This year, for its 42nd edition, the DIFF (Durban International Film Festival) festival presents a programme of about 140 feature films, documentaries and short films, a treasure trove to choose from. There’s nothing like watching the real and fictional stories of others to distract us from our own problems for a transient-while. But what are the films that ASA suggests you can’t miss?
The Eagle’s Nest
Directed by Cameroon-born British director, Olivier Assoua, the film set in Cameroon, has been chosen as the opening film of the festival. It follows two best friends, Paris and Samantha, both born to poor families in rural Africa. During a night of debauchery, the two discover a large amount of money, setting off a violent chain of mayhem and murder. Their search for the truth sends them into a world of lies, deceit and betrayal. On a broader scale, it’s about immigration and poverty in Africa as well as two friends with differing aspirations.
Why watch it? It’s an award-winning thrill ride, while still examining social issues on a deeper level.
A Little Bird Reminds Me
In the coming-of-age story directed by Shi Xin, we follow the joys, sorrows and struggles of a Chinese boy and his family during the last decade of the 20th century. Born into the theatre, Xing’s life takes twists and turns beyond his control as he strives to become a man of honour.
Why watch it? It’s a slice of a particular time and place rarely captured with such poignancy on screen.
A daring and talented Bangladeshi teenage girl disguises herself as a boy and takes on the dangers of the big city, Bangladesh. She drives her father’s rickshaw to supplement the family income. Based on the acclaimed bestselling young adult novel, it displays insight into life in India as a developing nation.
Why watch it? It’s heartfelt, fascinating and an uplifting tale of bravery, captured with breathtaking beauty.
Directed by Cássio Pereira dos Santos, this topical film explores the trials of a 17-year-old Brazilian trans-girl and her mother. They move to a new town in order to start afresh and to escape bullying, but quickly face challenges when the local high school demands a second parental signature for enrolment. It’s about overcoming the hardships she has to endure.
Why watch it? It’s relevant to LGBTQ issues and has won numerous awards.
This film follows the spiralling journey of the protagonist, Nandi, into the dark underbelly of the South African criminal world. Nandi and Carl are two meth addicts who are forced to turn to prostitution to feed their habits. This comes at a high personal cost as they encroach on the territory of Moth, a violent pimp. Things become more complicated when they stumble across a bag filled with Moth’s drugs and steal it… The scene is set for drama.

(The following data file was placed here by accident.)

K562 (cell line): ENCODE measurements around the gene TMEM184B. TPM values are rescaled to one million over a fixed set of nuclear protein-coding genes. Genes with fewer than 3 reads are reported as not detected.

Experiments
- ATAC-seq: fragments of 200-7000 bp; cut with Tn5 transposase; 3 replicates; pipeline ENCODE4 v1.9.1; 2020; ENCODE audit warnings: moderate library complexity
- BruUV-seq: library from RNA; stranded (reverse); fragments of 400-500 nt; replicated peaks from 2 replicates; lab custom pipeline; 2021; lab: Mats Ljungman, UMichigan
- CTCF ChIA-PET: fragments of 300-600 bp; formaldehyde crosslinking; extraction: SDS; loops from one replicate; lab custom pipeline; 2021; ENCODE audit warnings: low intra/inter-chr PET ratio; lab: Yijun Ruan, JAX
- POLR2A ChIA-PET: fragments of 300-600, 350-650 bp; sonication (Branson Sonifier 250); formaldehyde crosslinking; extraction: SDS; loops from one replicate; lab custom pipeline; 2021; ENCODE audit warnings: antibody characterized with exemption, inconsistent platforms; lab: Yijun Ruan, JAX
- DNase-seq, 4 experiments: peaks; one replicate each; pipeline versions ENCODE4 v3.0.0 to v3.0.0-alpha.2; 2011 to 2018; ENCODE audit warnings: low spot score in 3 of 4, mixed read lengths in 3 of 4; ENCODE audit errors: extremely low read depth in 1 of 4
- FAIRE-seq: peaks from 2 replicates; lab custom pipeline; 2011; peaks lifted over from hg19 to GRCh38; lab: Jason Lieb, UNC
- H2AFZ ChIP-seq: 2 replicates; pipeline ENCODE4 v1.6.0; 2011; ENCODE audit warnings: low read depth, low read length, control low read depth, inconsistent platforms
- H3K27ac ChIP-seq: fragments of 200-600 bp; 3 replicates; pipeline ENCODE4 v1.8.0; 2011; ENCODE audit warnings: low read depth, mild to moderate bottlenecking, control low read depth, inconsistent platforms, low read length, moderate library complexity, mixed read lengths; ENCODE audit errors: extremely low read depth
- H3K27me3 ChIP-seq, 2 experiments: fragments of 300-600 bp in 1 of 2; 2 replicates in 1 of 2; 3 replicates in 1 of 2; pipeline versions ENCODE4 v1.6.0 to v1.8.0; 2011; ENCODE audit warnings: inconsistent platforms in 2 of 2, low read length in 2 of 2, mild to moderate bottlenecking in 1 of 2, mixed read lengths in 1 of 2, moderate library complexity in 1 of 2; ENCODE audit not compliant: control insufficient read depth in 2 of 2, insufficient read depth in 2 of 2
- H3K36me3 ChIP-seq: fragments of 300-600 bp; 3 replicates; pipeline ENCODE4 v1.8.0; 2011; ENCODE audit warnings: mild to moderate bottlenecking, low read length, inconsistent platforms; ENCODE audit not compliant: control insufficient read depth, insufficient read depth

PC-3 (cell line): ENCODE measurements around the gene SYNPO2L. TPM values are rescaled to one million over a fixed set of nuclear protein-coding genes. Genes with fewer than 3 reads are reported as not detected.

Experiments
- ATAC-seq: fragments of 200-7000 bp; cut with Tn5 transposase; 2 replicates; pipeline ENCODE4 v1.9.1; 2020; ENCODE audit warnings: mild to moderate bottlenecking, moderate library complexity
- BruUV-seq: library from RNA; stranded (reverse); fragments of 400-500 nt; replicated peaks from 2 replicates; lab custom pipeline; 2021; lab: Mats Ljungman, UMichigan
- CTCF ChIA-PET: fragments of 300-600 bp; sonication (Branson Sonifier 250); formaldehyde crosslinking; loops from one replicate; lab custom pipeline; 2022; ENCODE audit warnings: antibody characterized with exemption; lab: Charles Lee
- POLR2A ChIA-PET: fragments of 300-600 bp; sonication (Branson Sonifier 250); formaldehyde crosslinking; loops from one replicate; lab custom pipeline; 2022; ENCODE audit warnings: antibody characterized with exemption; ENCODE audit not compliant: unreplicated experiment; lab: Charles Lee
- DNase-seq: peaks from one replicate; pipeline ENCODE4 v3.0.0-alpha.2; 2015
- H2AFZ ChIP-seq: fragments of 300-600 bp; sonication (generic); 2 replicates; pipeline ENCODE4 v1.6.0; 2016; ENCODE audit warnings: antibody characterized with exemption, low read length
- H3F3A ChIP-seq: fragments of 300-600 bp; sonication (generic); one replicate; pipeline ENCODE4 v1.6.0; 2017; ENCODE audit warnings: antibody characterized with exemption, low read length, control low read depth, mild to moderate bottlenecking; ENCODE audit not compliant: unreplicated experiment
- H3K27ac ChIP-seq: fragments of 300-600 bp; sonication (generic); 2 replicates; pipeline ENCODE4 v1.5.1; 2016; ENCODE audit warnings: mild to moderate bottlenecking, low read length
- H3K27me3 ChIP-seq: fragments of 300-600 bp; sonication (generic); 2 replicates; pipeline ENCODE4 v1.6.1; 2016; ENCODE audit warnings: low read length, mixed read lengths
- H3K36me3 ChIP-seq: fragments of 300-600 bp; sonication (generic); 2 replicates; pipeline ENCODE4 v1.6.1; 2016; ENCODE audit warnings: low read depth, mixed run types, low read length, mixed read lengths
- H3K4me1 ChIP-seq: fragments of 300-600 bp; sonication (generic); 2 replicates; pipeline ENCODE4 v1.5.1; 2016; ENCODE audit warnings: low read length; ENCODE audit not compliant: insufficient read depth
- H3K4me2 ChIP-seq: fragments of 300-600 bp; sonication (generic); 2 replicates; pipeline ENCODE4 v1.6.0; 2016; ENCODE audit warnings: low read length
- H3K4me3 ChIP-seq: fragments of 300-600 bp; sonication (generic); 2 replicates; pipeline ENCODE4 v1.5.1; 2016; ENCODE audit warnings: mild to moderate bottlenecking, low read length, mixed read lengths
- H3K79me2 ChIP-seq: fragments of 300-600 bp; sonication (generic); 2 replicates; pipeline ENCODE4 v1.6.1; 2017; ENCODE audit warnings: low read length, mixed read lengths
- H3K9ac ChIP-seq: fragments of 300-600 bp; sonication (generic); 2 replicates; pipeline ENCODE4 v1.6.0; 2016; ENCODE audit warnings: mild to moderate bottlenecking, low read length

Why watch it? It’s a compelling, authentically told tale that manages to keep the tension and build real empathy for its characters.
After losing everything because of climate change, three women from Kenya, The Caribbean and India are forced to migrate to start new lives.
Why watch it? Duh! It’s about the biggest threat to humanity.
Director Areum Parkkang juggles her film and her marriage in this autobiographical documentary from Korea. As she begins to work in France, her husband does the housework and can’t read or speak the language, and ultimately falls into a depression. How can they manage it?
Why watch it? It’s an engrossing slice of someone’s challenge to balance their work and their relationship, as well as tackling mental health issues.
A film about a city (Cape Town), a country (South Africa) and a continent plagued by ills stemming from inequality. Directed by Solomon Staggie, him and his brothers became the leaders of the most feared street gang in Africa. Frightening but insightful.
Why watch it? The inside truth about gangsterism in one of the most beautiful cities in the world.
I Am Here
We meet the phenomenal 98-year old Holocaust survivor, Ella Blumenthal, through the eyes of director Jordy Sank. She shares harrowing memories of her past traumas in three concentration camps, yet also her enthusiasm for life, despite all that’s happened to her.
Why watch it? It’s a life-affirming story of survival and a universal message of resilience.
Director Aliki Saragas Georgiou shares a lyrical telling of Regina Mary Ndlovu’s story. She’s a survivor of a lifetime of sexual abuse, and a fierce Zambian woman with Albinism. She’s determined to create a future that she’s proud of, and that includes starting her own online talk show to fight the stigmas surrounding albinism and confront her personal history.
Why watch it? She bravely fights each day to overcome her past and that’s uplifting.
The Sit-In, Harry Belafonte Hosts The Tonight Show
While the USA was embroiled with racial tensions, civil rights activist and trailblazing performer, Harry Belafonte, guest-hosted The Tonight Show for one week in 1968. Belafonte took a predominantly white institution, The Tonight Show, and transformed it into a multicultural and political experience.
Why watch it? It contains vibrant interviews with Belafonte, Whoopi Goldberg, Questlove, Petula Clark, Dionne Warwick, Freda Payne and features rare archival footage including interviews with Dr Martin Luther King Jr. and Robert F. Kennedy.
The festival opens on July 22nd
Book your free tickets at: https://www.durbanfilmfest.com
Words: Nikki Temkin @Nikki Temkin
Editor: Nikki Temkin
Images: Courtesy of DIFF